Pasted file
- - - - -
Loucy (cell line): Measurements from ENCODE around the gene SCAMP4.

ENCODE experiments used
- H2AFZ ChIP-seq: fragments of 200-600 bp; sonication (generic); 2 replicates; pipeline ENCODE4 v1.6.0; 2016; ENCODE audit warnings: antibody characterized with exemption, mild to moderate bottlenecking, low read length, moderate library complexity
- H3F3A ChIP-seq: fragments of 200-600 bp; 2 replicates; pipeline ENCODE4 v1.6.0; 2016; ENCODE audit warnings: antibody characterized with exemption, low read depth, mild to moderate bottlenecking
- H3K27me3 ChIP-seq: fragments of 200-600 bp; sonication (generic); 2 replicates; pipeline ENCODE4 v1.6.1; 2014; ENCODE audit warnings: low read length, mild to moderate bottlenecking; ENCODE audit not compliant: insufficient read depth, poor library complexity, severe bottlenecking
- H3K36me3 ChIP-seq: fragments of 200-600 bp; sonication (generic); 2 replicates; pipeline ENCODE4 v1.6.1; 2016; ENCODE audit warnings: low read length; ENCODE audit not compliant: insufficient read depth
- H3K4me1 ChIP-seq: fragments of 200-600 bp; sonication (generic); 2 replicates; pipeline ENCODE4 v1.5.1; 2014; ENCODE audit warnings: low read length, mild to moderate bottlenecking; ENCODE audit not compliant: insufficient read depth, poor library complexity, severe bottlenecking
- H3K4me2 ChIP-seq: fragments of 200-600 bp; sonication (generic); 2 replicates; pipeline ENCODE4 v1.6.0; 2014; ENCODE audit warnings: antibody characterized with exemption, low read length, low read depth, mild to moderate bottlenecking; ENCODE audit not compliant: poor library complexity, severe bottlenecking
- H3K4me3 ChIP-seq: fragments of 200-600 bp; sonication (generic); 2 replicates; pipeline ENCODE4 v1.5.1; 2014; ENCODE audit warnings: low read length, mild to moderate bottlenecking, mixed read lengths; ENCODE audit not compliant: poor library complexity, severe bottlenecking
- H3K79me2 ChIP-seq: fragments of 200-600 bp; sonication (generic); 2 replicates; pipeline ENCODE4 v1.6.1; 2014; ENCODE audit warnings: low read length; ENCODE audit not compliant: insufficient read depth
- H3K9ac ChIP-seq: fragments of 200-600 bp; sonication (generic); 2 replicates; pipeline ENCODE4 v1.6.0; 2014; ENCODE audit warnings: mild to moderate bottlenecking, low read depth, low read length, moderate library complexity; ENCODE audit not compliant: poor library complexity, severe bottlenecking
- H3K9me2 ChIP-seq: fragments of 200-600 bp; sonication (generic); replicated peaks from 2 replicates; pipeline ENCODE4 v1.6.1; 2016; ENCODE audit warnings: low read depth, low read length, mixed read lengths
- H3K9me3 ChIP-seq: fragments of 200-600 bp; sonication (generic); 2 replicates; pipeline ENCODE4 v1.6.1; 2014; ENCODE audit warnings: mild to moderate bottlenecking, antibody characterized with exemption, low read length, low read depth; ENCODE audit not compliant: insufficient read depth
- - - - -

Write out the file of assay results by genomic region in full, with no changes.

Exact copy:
Loucy (cell line): Measurements from ENCODE around the gene SCAMP4.

ENCODE experiments used
- H2AFZ ChIP-seq: fragments of 200-600 bp; sonication (generic); 2 replicates; pipeline ENCODE4 v1.6.0; 2016; ENCODE audit warnings: antibody characterized with exemption, mild to moderate bottlenecking, low read length, moderate library complexity
- H3F3A ChIP-seq: fragments of 200-600 bp; 2 replicates; pipeline ENCODE4 v1.6.0; 2016; ENCODE audit warnings: antibody characterized with exemption, low read depth, mild to moderate bottlenecking
- H3K27me3 ChIP-seq: fragments of 200-600 bp; sonication (generic); 2 replicates; pipeline ENCODE4 v1.6.1; 2014; ENCODE audit warnings: low read length, mild to moderate bottlenecking; ENCODE audit not compliant: insufficient read depth, poor library complexity, severe bottlenecking
- H3K36me3 ChIP-seq: fragments of 200-600 bp; sonication (generic); 2 replicates; pipeline ENCODE4 v1.6.1; 2016; ENCODE audit warnings: low read length; ENCODE audit not compliant: insufficient read depth
- H3K4me1 ChIP-seq: fragments of 200-600 bp; sonication (generic); 2 replicates; pipeline ENCODE4 v1.5.1; 2014; ENCODE audit warnings: low read length, mild to moderate bottlenecking; ENCODE audit not compliant: insufficient read depth, poor library complexity, severe bottlenecking
- H3K4me2 ChIP-seq: fragments of 200-600 bp; sonication (generic); 2 replicates; pipeline ENCODE4 v1.6.0; 2014; ENCODE audit warnings: antibody characterized with exemption, low read length, low read depth, mild to moderate bottlenecking; ENCODE audit not compliant: poor library complexity, severe bottlenecking
- H3K4me3 ChIP-seq: fragments of 200-600 bp; sonication (generic); 2 replicates; pipeline ENCODE4 v1.5.1; 2014; ENCODE audit warnings: low read length, mild to moderate bottlenecking, mixed read lengths; ENCODE audit not compliant: poor library complexity, severe bottlenecking
- H3K79me2 ChIP-seq: fragments of 200-600 bp; sonication (generic); 2 replicates; pipeline ENCODE4 v1.6.1; 2014; ENCODE audit warnings: low read length; ENCODE audit not compliant: insufficient read depth
- H3K9ac ChIP-seq: fragments of 200-600 bp; sonication (generic); 2 replicates; pipeline ENCODE4 v1.6.0; 2014; ENCODE audit warnings: mild to moderate bottlenecking, low read depth, low read length, moderate library complexity; ENCODE audit not compliant: poor library complexity, severe bottlenecking
- H3K9me2 ChIP-seq: fragments of 200-600 bp; sonication (generic); replicated peaks from 2 replicates; pipeline ENCODE4 v1.6.1; 2016; ENCODE audit warnings: low read depth, low read length, mixed read lengths
- H3K9me3 ChIP-seq: fragments of 200-600 bp; sonication (generic); 2 replicates; pipeline ENCODE4 v1.6.1; 2014; ENCODE audit warnings: mild to moderate bottlenecking, antibody characterized with exemption, low read length, low read depth; ENCODE audit not compliant: insufficient read depth